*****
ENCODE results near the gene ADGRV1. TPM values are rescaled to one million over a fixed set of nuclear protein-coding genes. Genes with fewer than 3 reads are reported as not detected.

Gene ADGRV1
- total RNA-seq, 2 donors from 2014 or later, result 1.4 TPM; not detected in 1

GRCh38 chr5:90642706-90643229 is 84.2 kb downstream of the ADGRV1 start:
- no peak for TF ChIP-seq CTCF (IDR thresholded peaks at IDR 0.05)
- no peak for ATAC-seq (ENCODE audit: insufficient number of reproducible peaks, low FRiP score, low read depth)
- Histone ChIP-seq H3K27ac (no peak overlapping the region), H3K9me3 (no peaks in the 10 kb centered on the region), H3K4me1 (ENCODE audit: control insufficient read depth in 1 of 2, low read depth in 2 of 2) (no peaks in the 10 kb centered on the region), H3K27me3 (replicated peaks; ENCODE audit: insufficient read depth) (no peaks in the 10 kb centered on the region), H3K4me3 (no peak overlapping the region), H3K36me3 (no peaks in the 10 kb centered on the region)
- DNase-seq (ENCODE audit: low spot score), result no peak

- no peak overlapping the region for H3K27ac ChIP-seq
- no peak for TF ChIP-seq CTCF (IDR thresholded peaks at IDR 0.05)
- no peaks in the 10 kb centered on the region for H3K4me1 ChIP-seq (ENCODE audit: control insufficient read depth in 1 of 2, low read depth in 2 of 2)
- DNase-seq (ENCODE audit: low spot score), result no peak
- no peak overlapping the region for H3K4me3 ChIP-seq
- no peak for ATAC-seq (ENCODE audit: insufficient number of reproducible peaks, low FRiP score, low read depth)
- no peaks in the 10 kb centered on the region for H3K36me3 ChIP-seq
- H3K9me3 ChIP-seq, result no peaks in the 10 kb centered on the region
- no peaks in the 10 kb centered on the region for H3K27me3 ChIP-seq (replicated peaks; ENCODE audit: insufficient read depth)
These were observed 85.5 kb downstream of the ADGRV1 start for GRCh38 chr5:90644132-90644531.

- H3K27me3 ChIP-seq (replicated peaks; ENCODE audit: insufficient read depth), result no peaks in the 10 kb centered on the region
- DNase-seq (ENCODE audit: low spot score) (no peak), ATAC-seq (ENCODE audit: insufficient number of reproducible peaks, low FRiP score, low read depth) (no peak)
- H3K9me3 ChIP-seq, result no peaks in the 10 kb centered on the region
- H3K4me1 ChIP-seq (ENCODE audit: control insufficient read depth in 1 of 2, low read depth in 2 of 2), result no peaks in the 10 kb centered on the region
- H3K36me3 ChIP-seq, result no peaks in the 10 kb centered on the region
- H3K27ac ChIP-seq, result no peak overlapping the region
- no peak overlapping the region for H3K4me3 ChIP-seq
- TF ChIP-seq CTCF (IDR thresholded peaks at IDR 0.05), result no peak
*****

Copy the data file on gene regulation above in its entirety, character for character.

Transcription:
ENCODE results near the gene ADGRV1. TPM values are rescaled to one million over a fixed set of nuclear protein-coding genes. Genes with fewer than 3 reads are reported as not detected.

Gene ADGRV1
- total RNA-seq, 2 donors from 2014 or later, result 1.4 TPM; not detected in 1

GRCh38 chr5:90642706-90643229 is 84.2 kb downstream of the ADGRV1 start:
- no peak for TF ChIP-seq CTCF (IDR thresholded peaks at IDR 0.05)
- no peak for ATAC-seq (ENCODE audit: insufficient number of reproducible peaks, low FRiP score, low read depth)
- Histone ChIP-seq H3K27ac (no peak overlapping the region), H3K9me3 (no peaks in the 10 kb centered on the region), H3K4me1 (ENCODE audit: control insufficient read depth in 1 of 2, low read depth in 2 of 2) (no peaks in the 10 kb centered on the region), H3K27me3 (replicated peaks; ENCODE audit: insufficient read depth) (no peaks in the 10 kb centered on the region), H3K4me3 (no peak overlapping the region), H3K36me3 (no peaks in the 10 kb centered on the region)
- DNase-seq (ENCODE audit: low spot score), result no peak

- no peak overlapping the region for H3K27ac ChIP-seq
- no peak for TF ChIP-seq CTCF (IDR thresholded peaks at IDR 0.05)
- no peaks in the 10 kb centered on the region for H3K4me1 ChIP-seq (ENCODE audit: control insufficient read depth in 1 of 2, low read depth in 2 of 2)
- DNase-seq (ENCODE audit: low spot score), result no peak
- no peak overlapping the region for H3K4me3 ChIP-seq
- no peak for ATAC-seq (ENCODE audit: insufficient number of reproducible peaks, low FRiP score, low read depth)
- no peaks in the 10 kb centered on the region for H3K36me3 ChIP-seq
- H3K9me3 ChIP-seq, result no peaks in the 10 kb centered on the region
- no peaks in the 10 kb centered on the region for H3K27me3 ChIP-seq (replicated peaks; ENCODE audit: insufficient read depth)
These were observed 85.5 kb downstream of the ADGRV1 start for GRCh38 chr5:90644132-90644531.

- H3K27me3 ChIP-seq (replicated peaks; ENCODE audit: insufficient read depth), result no peaks in the 10 kb centered on the region
- DNase-seq (ENCODE audit: low spot score) (no peak), ATAC-seq (ENCODE audit: insufficient number of reproducible peaks, low FRiP score, low read depth) (no peak)
- H3K9me3 ChIP-seq, result no peaks in the 10 kb centered on the region
- H3K4me1 ChIP-seq (ENCODE audit: control insufficient read depth in 1 of 2, low read depth in 2 of 2), result no peaks in the 10 kb centered on the region
- H3K36me3 ChIP-seq, result no peaks in the 10 kb centered on the region
- H3K27ac ChIP-seq, result no peak overlapping the region
- no peak overlapping the region for H3K4me3 ChIP-seq
- TF ChIP-seq CTCF (IDR thresholded peaks at IDR 0.05), result no peak